This should not be controversial: When the light turns green and you step off the curb and into a crosswalk, a car should not whip around the corner at the same time, causing your body to crumple and snap. If that does occur, it shouldn’t be legal. And if it’s illegal, it should be punished. And yet motor vehicles did hit 854 pedestrians all over the city last month, killing eight of them — a run of grief, violence, and horrific injuries that, statistically speaking, makes April a relatively peaceable month. And unless they were high or stoned, the vast majority of those drivers are back on the road. Menace a child with a baseball bat, and you will likely go to jail; kill that kid with an SUV and you’ll pay a few-hundred-dollar fine. Manslaughter by motor vehicle is a perfectly legal crime.
The de Blasio administration and its allies are pushing hard to change that state of affairs, but success will require more than just adjusting stoplights or redesigning intersections; it means transforming an entire culture. We have to recognize that crashes are preventable disasters rather than random events — not accidents at all, but the product of individual decisions. Reckless and distracted driving must become a new taboo.
Today, the City Council is scheduled to vote on (and will almost certainly pass) a passel of traffic-safety bills that jabs at the problem from a dozen different directions without striking a lethal blow. Helen Rosenthal, who represents the increasingly lethal Upper West Side, introduced Cooper’s Law, named for 9-year old Cooper Stock, who was mowed down by a cab on the crosswalk outside his apartment building. The new statute is at once important and puny: It gives the Taxi and Limousine Commission the power to take a killer cabbie off the streets and leaves all other drivers unaffected, since they are licensed by the state, not the city. It’s a start. “Cab drivers set the tone on New York City streets,” says Paul Steely White, executive director of the advocacy group Transportation Alternatives. “If there are three or four cabs jockeying for position and switching lanes at 40 miles an hour, other drivers will behave the same way.”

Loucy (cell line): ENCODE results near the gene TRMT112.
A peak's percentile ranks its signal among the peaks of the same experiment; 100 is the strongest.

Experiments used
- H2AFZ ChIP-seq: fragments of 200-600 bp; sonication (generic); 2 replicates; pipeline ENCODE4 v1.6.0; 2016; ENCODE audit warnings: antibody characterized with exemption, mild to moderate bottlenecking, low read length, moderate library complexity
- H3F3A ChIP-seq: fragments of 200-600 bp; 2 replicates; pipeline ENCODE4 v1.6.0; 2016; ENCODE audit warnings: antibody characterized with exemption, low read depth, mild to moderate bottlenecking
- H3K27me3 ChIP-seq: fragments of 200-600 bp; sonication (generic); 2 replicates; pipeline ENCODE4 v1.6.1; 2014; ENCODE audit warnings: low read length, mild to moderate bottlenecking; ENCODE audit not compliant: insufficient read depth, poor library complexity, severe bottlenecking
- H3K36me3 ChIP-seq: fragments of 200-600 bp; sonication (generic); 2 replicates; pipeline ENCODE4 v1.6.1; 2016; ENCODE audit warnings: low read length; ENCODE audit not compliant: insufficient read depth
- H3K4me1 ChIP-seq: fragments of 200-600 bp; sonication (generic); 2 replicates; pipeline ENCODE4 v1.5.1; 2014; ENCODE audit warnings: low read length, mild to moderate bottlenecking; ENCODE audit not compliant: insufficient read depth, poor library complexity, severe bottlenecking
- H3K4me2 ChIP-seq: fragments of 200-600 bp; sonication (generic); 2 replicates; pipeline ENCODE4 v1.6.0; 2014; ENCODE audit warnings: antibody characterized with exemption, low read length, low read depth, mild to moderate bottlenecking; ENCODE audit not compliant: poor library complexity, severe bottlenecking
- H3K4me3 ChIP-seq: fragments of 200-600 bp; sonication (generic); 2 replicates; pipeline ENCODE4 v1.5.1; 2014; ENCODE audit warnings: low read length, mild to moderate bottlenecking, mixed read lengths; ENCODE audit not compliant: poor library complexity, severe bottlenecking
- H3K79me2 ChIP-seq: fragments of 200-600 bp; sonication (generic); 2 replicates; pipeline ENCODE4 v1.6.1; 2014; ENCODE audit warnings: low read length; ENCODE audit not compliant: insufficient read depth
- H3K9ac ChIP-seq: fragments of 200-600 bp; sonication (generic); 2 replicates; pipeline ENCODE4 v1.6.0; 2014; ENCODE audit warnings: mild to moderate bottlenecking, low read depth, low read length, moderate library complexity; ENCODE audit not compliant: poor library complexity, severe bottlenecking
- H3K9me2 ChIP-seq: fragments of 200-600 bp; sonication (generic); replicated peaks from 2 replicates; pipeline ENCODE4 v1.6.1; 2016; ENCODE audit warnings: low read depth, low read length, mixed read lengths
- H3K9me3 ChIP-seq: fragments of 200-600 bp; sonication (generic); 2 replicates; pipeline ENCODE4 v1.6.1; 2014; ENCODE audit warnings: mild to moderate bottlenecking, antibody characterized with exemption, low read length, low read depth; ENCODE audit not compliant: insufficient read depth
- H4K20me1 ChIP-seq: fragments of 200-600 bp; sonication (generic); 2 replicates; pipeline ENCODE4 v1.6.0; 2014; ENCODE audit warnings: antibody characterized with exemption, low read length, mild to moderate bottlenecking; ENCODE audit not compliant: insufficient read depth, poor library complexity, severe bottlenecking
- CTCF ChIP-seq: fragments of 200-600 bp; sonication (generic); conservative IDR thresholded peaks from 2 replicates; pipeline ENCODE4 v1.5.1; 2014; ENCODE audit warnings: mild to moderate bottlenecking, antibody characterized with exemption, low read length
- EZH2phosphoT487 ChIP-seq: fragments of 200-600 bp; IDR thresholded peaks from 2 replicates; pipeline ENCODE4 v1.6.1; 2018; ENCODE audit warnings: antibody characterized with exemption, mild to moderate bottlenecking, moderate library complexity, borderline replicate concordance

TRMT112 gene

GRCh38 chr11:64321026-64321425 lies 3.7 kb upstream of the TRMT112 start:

Other common-sense laws coming up for a vote tinker with aspects of traffic safety, banning motorcycle stunts, compelling TLC to report all crashes involving cabs, demanding that the DOT replace broken traffic signals quickly, and so on. “The City Council is taking the skeletal outline of Vision Zero that the mayor proposed and putting some meat on it,” says Rosenthal. Still, there’s a reason why reckless drivers are free to kill again, why speed limits aren’t lowered, and speed cameras aren’t installed citywide. “The short answer is Albany,” says White: New York State controls most motor-vehicle laws, and enacting sensible legislation quickly is not what our state legislature does.
The de Blasio administration isn’t waiting for new laws. It is continuing the push to make New York’s streets calmer and more forgiving. The mayor’s first budget includes nearly $100 million to widen sidewalks, redesign intersections, and install medians, measures that have a record of reducing crashes and pedestrian injuries. The police department, too, has reclaimed traffic enforcement as a high priority, more than doubling the number of summonses issued for failing to yield to pedestrians. (Somewhat less impressively, the NYPD wrote 15 percent more speeding tickets in the first four months of this year than it did during the same period in 2013.) For now, it’s hard to evaluate the effectiveness of these new policies. Roughly 16,000 crashes occur on the city’s streets every month, and although that number fluctuates, it has not definitively fallen. Encouragingly, the number of pedestrians killed by vehicles dropped to 39 during the first four months of 2014, down from 56 during the same period last year. But at the same time, crashes, injuries, and deaths spiked on the Upper West Side, prodding the city to overhaul the intersection at Broadway and 96th Street. We’re a long way from Zero.